In “Flying Home” Danticat first recounts her experiences flying on commercial flights and how these experiences force her to consider her own mortality. She then recounts the life and work of Michael Richards, a sculptor whose pieces often incorporated aviation themes. Richards was tragically killed in his studio in Tower 1 of the World Trade Center on September 11, 2001.

Person: Michael Richards »

Place/Event: This link contains graphic images that some readers may find disturbing. September 11 », 9/11 National Memorial »

Vocabulary: Clairvoyant »

Questions:

  1. Danticat writes, “When not reading books, I would read people, some of whom march onto planes with their life stories, literally on their sleeves” (116). She then gives several examples of how she reads people. Think of a moment in which you “read” an individual. What details can you include about the reading?
  2. Danticat titles chapter 9 “Flying Home.” Point to a passage(s) in which she encourages readers to consider the concept of home.
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Chapter 10 Welcoming Ghosts

Chapter 10 highlights cultural memory through the works of artists Hector Hyppolite and Jean-Michel Basquiat. Both artists encourages a narrative of Haiti’s history byway of the work they produce. Hyppolite is a native of Haiti; whereas, Basquiat is the American born son of immigrants from Haiti and Puerto Rico. Danticat reinforces questions that centers on one’s positionality and methods of storytelling.

Person: Jean Michel Basquiat », Hector Hyppolite »

Place/Event: Marc Miller Jean Michel Basquiat Interview (1983) »

Vocabulary: Vodou »

Questions:

  1. Jean Michel Basquiat is a cultural icon. His contemporary style took the art world by storm. Identify a modern day culture icon. What is the significance of the icon’s work?
  2. Hollywood typically presents simplistic tropes of Vodou through dolls and magical powers. How does Danticat’s chapter 10 give a more intimate description of the religion?
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Chapter 11: Acheiropoietos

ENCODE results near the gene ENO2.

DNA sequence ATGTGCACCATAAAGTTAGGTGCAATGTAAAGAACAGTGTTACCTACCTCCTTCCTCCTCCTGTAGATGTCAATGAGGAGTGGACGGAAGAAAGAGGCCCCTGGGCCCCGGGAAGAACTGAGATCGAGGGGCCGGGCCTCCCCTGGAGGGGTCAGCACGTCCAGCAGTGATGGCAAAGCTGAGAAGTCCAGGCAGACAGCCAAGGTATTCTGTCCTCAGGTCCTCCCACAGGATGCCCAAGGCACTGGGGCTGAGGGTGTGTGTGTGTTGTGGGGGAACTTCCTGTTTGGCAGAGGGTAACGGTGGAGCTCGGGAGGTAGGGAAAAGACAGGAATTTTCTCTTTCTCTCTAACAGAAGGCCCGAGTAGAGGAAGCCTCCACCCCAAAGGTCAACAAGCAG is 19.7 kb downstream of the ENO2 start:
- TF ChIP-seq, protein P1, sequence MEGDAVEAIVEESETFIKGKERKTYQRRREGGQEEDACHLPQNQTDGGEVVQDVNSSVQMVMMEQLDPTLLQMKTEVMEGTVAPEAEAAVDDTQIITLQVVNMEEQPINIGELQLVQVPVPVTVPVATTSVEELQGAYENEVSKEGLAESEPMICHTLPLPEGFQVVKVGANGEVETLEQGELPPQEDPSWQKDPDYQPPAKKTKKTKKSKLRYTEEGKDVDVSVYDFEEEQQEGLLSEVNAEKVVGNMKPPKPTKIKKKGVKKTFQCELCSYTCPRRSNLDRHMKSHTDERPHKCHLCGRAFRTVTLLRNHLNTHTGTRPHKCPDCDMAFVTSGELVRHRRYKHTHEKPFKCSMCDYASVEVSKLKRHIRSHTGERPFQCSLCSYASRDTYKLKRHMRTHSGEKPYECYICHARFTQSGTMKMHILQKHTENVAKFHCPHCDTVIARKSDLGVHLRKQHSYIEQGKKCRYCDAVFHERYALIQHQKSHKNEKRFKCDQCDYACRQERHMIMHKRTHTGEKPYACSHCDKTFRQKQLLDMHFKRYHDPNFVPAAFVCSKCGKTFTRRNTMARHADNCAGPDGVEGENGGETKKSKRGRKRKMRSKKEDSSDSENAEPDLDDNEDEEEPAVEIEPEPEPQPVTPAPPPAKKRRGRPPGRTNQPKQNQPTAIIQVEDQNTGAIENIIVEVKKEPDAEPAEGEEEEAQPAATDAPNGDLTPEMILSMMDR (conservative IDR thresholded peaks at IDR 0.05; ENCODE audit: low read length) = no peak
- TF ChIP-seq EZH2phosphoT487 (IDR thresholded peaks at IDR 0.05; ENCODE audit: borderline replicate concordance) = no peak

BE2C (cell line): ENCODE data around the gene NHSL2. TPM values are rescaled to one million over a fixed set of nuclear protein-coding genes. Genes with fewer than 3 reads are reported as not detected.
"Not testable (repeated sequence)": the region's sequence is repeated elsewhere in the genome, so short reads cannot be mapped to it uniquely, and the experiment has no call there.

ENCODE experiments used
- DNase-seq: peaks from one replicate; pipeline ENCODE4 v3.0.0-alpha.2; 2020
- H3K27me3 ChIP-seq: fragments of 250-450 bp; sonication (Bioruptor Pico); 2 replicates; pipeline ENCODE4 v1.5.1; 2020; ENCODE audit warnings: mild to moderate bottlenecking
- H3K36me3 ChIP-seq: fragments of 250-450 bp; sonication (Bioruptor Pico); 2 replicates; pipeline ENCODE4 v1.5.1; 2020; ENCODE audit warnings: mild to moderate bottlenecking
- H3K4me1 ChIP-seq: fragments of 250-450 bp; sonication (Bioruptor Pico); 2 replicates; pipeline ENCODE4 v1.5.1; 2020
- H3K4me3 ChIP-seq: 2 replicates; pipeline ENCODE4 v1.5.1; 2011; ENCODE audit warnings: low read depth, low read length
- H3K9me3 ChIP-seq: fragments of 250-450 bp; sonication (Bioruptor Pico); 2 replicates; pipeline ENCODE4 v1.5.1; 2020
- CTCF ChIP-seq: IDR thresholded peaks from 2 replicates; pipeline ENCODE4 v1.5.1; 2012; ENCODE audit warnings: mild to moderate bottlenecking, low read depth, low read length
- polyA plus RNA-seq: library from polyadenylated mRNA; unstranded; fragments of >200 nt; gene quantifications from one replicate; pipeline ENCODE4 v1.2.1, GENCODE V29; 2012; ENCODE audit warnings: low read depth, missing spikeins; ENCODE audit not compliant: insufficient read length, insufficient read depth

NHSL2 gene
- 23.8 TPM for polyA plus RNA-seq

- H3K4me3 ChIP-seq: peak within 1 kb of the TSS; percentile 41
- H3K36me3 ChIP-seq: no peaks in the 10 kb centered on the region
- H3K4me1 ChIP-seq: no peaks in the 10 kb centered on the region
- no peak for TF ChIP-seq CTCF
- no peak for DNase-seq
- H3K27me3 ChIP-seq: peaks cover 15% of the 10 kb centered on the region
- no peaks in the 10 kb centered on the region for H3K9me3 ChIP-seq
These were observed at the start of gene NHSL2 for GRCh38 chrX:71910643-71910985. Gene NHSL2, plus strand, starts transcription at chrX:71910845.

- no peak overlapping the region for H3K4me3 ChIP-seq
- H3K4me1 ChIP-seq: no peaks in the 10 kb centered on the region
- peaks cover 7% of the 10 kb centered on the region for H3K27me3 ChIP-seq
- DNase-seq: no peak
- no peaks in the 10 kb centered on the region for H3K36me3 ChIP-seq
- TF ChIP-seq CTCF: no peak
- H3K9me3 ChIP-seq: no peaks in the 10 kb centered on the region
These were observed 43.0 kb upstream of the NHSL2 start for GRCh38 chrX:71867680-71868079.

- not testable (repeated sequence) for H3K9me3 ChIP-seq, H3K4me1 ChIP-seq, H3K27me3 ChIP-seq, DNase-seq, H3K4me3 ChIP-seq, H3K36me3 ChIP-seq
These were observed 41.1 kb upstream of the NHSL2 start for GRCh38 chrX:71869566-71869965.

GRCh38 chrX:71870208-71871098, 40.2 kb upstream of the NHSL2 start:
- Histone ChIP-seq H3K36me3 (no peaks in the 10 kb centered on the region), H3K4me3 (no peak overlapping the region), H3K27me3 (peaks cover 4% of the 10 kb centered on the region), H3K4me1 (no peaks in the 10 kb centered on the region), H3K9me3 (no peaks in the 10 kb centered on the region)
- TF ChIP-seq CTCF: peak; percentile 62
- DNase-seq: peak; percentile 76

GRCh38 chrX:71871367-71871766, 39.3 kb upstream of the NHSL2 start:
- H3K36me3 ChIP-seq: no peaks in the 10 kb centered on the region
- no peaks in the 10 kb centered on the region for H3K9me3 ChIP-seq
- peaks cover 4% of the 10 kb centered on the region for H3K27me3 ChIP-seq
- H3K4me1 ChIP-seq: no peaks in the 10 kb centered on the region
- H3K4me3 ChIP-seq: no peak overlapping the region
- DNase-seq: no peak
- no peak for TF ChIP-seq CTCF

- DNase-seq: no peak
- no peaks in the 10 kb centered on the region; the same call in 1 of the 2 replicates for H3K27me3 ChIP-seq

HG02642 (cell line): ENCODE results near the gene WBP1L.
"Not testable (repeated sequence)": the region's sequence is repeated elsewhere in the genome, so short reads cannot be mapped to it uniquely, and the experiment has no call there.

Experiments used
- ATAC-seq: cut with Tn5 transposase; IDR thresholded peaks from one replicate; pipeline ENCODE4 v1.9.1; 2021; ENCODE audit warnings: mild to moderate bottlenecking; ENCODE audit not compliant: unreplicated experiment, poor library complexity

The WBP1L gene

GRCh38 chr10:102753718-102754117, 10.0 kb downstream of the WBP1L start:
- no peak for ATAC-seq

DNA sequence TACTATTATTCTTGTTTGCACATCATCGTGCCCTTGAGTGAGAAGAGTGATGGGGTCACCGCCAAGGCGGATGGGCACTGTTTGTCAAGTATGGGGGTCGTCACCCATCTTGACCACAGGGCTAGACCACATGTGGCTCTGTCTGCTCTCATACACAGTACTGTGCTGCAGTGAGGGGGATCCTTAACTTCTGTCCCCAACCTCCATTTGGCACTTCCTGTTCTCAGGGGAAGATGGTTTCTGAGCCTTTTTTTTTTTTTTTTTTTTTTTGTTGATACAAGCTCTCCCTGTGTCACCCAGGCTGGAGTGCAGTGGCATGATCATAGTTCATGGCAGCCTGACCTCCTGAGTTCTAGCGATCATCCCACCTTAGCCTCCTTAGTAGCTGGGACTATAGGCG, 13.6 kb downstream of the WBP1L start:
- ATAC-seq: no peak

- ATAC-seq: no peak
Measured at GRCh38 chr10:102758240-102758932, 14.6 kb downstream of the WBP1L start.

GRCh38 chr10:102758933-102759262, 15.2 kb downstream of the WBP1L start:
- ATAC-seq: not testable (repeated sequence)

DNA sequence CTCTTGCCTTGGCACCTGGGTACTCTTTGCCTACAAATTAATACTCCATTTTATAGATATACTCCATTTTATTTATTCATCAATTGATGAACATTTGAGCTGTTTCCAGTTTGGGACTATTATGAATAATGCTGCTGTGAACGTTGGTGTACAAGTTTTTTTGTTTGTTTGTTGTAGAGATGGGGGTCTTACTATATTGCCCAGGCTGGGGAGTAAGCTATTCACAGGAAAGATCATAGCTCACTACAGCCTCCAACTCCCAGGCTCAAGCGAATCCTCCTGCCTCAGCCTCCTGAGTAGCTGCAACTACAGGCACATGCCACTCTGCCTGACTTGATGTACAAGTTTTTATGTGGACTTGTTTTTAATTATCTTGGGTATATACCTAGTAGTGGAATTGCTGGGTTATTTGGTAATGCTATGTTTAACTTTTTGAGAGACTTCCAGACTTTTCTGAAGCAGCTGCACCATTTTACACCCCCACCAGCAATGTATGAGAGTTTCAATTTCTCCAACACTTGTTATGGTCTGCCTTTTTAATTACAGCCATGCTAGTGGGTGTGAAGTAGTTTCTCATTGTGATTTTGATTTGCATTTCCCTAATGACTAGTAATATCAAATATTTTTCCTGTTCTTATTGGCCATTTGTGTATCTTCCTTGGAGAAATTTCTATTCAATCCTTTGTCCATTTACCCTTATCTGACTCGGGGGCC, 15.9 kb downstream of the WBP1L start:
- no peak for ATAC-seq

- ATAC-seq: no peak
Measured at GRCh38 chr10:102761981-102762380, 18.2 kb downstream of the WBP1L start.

The word “archeiropoietos” means not made by the hands of humans. In this chapter, Danticat explores the life and work of Daniel Morel who, when he was thirteen, witnessed the execution of Marcel Numa and Louis Drouin (which Danticat writes about in chapter 1). It was this event that inspired Morel to become a photographer. The essay is an exploration of the forces that drive people to create. Danticat, reflecting on the idea of archeiropoietos, asks “might we not say the same of all impassioned creative endeavors?”

Person: Daniel Morel »

Vocabulary: Witness », Witness (org.) »

Questions:

  1. Danticat discusses photographer Daniel Morel in chapter 11. Her description of his passion for documenting Haiti’s history is a compelling way to think critically about photography. This summer, take a photograph that captures a moment of deep reflection about an event, place, etc. Post it along with a caption to the OFYE Twitter page/Yammer with the #createdangerously.
  2. After reading chapter 11, what is the significance of the title to the chapter’s content?
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Chapter 12: Our Guernica

Chapter 12, the final chapter of the book, opens with the line “My cousin Maxo has died.” This definitive statement leads readers into the devastation that Haiti suffered from the 2010 7.0 earthquake. Unlike the international stories the world received about the earthquake that struck Haiti, Danticat provides a narrative that includes the loss of family as well as the pain and agony of a nation.

Person: Father Joseph Philippe », Father Joseph Phillipe »

Place/Event: Haitian Earthquake, 2010 », cont. »

Vocabulary: Guernica »

Questions:

  1. Danticat’s focus on the 2010 earthquake that hit Haiti parallels recent natural disasters in Hawaii, Puerto Rico, Houston etc. Review news coverage of at least one location hit by a natural disaster in the last 10 years. What do you learn about the people, the area, or even the institutions that aided the areas during the disaster?
  2. Danticat’s chapter 12 gives vivid details about the devastation that struck the island nation. However, how is the chapter also a farewell to the Haiti that Danticat once knew?
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Postscript: A Year and a Day pp. 175-177

Questions:

  1. The final paragraph of Danticat’s “Postscript” begins, “My hope.” Reflect on your reading of Create Dangerously: The Immigrant Artist at Work. In what way does the book leave you hopeful about the work of artists?
  2. In Create Dangerously: The Immigrant Artist at Work, Danticat in many ways suggests that the artist’s creation can give clarity when other mechanisms of communication may fail in transmitting the narrative of resistance fearlessly. What is most compelling about the notion that artists are the voice of the people? What is limiting about placing such a feat on the work of artists?
  3. Now that you have completed Danticat’s Create Dangerously, how does the untitled piece by Haitian artist Pascale Monnin connect to the book’s content?